I'm changing things up this week, and talking about my top 5 lessons I've learned in my first online business. We will go back to regularly scheduled podcasting next week!
Some of things I talk about are:
1. Why trusting your instincts is crucial to business success.
2. Why planning and preparing is everything.
3. The biggest mistake I made when in regards to content and products.
4. The top thing I suggest you start learning to do.
5. The one thing you absolutely must do RIGHT now in order to be successful!
Farideh Ceaser is a musician and a launch strategist. Farideh was a musician for 15 years, and she had a successful career. She lived in a remote part of Canada, and had to do everything herself, like finding the money for her tours, promoting it, and working to find fans. There ended up being things that really became way too physically demanding for her, and she had to take a look at her lifestyle. She got engaged and the thought of having kids while touring, just didn’t seem appealing.
She loved writing the marketing plans so much, that she ended up really teaching other entrepreneurs to launch their products successfully. She loves finding ways to help people think outside of the box when it comes to a launch strategy.
What is a launch? Launching is releasing a product, and you’re launching it into the world, and you’re essentially creating buzz around it. It’s not available all the time, or there is...
Have you ever wanted to start a project within your business, but you didn't have the funds to get it going? Well, a campaign on Kickstarter might be something you may want to try. Colleen Darby did just that, and she was kind enough to share her tips and secrets to getting double her initial ask!
Colleen was turning 50 and really wanted to take a new approach to her life, and take on a dream she had always had of being a full time artist. She decided to take 30 days off from her day job, and work towards this dream. She was working as an artist in residence in an oncology floor, when she realized no matter how beautiful the day was outside, that the patients really only had a view of the same white walls. That's when her idea of A Room With A View came to be. She wanted to paint landscape views for the patients.
She did start planning her launch in March and didn't launch the Kickstarter Campaign until August.
What were the first steps in...
Lisa was lucky enough to become employee #1 for a doggy day care facility in Atlanta, GA, back in 1999. She made sure that outside of just working there, that she took it upon herself to really learn the business. She met her now husband, and after the business exploded, they were offered an opportunity to move to Austin. After they built that facility to a point of turning away business, they helped build a second facility in Dallas.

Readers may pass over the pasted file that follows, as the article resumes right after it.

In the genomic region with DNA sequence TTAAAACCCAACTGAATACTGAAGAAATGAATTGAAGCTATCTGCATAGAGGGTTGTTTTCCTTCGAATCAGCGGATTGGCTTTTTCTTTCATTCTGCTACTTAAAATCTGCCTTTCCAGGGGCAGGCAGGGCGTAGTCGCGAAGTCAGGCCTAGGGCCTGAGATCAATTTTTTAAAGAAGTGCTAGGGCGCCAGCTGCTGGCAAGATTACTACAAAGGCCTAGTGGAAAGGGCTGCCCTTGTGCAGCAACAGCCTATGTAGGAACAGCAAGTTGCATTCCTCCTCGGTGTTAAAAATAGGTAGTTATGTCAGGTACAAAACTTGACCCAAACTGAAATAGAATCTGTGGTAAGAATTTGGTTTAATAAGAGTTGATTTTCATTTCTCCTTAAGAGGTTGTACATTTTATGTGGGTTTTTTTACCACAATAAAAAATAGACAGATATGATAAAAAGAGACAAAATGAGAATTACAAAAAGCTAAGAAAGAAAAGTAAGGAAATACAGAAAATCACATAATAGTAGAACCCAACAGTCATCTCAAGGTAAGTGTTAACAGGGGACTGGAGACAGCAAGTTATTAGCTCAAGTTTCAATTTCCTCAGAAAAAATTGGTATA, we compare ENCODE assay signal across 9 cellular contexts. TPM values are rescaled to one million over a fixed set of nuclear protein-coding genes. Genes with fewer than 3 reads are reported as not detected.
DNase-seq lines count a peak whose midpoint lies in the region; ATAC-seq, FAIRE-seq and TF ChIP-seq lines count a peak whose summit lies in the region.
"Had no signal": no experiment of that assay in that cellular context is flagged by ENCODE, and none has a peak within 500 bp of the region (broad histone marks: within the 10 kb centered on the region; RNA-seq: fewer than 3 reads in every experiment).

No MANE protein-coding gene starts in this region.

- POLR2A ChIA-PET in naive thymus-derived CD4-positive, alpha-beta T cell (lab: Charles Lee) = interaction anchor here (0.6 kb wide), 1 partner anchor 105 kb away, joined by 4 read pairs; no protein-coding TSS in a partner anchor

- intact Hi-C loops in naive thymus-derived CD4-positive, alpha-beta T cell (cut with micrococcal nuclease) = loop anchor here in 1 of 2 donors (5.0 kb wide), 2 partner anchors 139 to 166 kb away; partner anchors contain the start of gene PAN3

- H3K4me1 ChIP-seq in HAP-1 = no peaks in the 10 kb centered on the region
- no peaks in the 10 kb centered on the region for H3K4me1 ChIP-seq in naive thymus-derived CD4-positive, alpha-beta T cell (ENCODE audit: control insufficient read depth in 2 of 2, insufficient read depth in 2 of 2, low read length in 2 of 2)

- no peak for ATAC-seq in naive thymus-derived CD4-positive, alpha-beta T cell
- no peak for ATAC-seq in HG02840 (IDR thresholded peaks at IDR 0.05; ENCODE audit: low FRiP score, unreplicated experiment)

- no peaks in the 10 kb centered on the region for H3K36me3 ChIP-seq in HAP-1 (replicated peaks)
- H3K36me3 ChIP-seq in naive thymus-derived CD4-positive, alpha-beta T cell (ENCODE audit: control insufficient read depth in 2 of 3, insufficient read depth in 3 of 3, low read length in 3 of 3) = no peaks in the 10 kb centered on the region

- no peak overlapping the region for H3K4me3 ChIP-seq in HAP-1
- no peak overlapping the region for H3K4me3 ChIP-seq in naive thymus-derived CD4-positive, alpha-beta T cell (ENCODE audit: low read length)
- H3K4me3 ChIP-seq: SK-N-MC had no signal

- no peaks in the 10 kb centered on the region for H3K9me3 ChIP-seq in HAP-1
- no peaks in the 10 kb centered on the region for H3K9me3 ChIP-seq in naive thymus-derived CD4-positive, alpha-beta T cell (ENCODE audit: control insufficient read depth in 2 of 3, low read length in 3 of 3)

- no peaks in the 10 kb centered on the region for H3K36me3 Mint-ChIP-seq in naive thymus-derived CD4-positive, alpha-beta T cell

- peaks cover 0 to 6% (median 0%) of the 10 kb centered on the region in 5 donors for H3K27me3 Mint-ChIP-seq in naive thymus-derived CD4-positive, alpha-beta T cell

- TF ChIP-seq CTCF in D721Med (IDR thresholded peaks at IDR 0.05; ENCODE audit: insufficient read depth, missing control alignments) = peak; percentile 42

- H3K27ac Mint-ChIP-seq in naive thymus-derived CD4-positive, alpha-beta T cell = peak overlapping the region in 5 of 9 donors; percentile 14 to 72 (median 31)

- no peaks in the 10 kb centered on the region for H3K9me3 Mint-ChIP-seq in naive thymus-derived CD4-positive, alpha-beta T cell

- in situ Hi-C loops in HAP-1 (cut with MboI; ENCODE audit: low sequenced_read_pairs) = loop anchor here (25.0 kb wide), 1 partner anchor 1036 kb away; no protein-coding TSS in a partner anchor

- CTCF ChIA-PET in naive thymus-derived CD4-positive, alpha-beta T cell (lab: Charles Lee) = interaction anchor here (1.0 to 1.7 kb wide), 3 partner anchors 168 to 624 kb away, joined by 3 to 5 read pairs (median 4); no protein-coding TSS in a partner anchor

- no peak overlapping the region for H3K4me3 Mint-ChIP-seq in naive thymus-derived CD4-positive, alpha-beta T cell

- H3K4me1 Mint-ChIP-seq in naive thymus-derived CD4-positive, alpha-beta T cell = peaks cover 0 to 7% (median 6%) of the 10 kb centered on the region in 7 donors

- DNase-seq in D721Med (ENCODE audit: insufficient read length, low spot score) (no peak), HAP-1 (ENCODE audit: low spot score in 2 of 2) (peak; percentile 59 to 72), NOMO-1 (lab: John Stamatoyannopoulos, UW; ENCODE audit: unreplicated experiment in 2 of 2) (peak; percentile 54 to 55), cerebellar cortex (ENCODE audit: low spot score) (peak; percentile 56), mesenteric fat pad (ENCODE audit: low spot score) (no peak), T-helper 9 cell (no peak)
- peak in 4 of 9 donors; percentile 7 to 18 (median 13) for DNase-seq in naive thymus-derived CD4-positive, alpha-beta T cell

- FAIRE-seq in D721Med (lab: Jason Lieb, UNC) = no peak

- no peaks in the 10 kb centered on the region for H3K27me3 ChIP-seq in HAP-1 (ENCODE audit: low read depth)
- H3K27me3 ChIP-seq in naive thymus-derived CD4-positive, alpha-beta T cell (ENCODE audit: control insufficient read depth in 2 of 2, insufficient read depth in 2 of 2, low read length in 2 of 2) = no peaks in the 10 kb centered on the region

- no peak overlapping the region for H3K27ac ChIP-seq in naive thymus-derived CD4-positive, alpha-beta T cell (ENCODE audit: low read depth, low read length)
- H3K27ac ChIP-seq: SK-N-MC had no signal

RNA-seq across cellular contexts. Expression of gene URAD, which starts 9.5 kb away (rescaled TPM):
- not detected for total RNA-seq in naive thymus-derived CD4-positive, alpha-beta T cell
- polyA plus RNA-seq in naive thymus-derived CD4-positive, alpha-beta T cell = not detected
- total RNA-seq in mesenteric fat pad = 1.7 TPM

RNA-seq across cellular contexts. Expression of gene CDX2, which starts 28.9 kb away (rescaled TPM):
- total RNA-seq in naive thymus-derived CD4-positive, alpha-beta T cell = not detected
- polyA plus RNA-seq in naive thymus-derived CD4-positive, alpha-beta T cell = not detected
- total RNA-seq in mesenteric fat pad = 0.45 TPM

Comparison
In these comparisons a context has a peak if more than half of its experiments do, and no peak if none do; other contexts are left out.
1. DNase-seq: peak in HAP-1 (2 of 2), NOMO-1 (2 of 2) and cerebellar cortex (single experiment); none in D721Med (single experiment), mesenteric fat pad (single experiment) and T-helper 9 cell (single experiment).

They were then given the opportunity to buy the two facilities, they worked so hard to build. After securing a loan, they proudly became business owners.
What was the one thing that was a big switch for them going from just managing to actually owning? The financial mindset definitely changes when you go from just managing to owning, and understanding now everything really does fall on your shoulders.
How do they make the employee relationship work? Lisa has had her managers for her facilities stay 11...
Loved, loved, loved, the info in this Tip Tuesday, as Karen Yankovich, of Karen Yankovich.com stopped by to break down why you HAVE to be on LinkedIn if you own a business. Lots of great information and tips on how to optimize your LinkedIn profile and get the most out of this amazing social media medium.
Why should be a business owner be on LinkedIn? Google’s algorithims rate LinkedIn very high. Basically if anyone is ever going to do business with you, they’re going to want to know a little more about you. You can either give them what you want them to know about you (and professionalize your profile) so they don’t have to keep on searching, or make them search more to find you (and have no idea the information they're going to find). People are going to do their homework on you, and LinkedIn is going to come up when they do that homework.
Make them feel warm and comfortable when they go to look on doing business with you.
Mike Ahnemann’s story is near and dear to my heart. It was a year ago, when he went from being my boss in the corporate world to telling us he was going to follow a dream. Now, one year later, all he does is mountain bike all day for his company MTBProject.com. Totally kidding, but he is living the ultimate dream by taking a passion and making a living out of it.